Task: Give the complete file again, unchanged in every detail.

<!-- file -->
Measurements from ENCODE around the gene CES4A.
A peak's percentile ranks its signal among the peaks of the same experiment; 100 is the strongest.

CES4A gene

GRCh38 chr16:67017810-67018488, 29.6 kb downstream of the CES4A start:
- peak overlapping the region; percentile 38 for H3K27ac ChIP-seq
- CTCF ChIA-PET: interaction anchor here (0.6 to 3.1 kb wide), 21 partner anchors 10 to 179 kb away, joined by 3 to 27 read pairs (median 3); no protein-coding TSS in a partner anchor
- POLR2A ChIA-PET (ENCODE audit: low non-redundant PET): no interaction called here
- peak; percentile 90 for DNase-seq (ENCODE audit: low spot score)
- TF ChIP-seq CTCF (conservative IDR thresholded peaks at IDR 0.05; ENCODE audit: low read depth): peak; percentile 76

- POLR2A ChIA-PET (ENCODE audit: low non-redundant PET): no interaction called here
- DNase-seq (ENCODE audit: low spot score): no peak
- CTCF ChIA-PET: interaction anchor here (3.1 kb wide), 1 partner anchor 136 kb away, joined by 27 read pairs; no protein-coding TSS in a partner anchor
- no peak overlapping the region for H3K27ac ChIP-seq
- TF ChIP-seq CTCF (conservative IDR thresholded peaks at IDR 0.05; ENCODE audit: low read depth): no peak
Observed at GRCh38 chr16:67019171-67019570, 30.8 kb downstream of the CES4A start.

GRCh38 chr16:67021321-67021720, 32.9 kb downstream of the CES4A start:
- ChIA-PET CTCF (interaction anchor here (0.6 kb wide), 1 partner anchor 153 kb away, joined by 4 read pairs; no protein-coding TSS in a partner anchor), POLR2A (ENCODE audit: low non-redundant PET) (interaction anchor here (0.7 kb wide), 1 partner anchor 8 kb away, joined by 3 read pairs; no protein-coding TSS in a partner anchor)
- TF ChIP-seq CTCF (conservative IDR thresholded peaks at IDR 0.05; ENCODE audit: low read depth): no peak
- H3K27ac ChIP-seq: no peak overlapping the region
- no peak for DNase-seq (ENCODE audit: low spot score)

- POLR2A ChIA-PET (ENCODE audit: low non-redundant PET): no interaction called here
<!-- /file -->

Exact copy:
Measurements from ENCODE around the gene CES4A.
A peak's percentile ranks its signal among the peaks of the same experiment; 100 is the strongest.

CES4A gene

GRCh38 chr16:67017810-67018488, 29.6 kb downstream of the CES4A start:
- peak overlapping the region; percentile 38 for H3K27ac ChIP-seq
- CTCF ChIA-PET: interaction anchor here (0.6 to 3.1 kb wide), 21 partner anchors 10 to 179 kb away, joined by 3 to 27 read pairs (median 3); no protein-coding TSS in a partner anchor
- POLR2A ChIA-PET (ENCODE audit: low non-redundant PET): no interaction called here
- peak; percentile 90 for DNase-seq (ENCODE audit: low spot score)
- TF ChIP-seq CTCF (conservative IDR thresholded peaks at IDR 0.05; ENCODE audit: low read depth): peak; percentile 76

- POLR2A ChIA-PET (ENCODE audit: low non-redundant PET): no interaction called here
- DNase-seq (ENCODE audit: low spot score): no peak
- CTCF ChIA-PET: interaction anchor here (3.1 kb wide), 1 partner anchor 136 kb away, joined by 27 read pairs; no protein-coding TSS in a partner anchor
- no peak overlapping the region for H3K27ac ChIP-seq
- TF ChIP-seq CTCF (conservative IDR thresholded peaks at IDR 0.05; ENCODE audit: low read depth): no peak
Observed at GRCh38 chr16:67019171-67019570, 30.8 kb downstream of the CES4A start.

GRCh38 chr16:67021321-67021720, 32.9 kb downstream of the CES4A start:
- ChIA-PET CTCF (interaction anchor here (0.6 kb wide), 1 partner anchor 153 kb away, joined by 4 read pairs; no protein-coding TSS in a partner anchor), POLR2A (ENCODE audit: low non-redundant PET) (interaction anchor here (0.7 kb wide), 1 partner anchor 8 kb away, joined by 3 read pairs; no protein-coding TSS in a partner anchor)
- TF ChIP-seq CTCF (conservative IDR thresholded peaks at IDR 0.05; ENCODE audit: low read depth): no peak
- H3K27ac ChIP-seq: no peak overlapping the region
- no peak for DNase-seq (ENCODE audit: low spot score)

- POLR2A ChIA-PET (ENCODE audit: low non-redundant PET): no interaction called here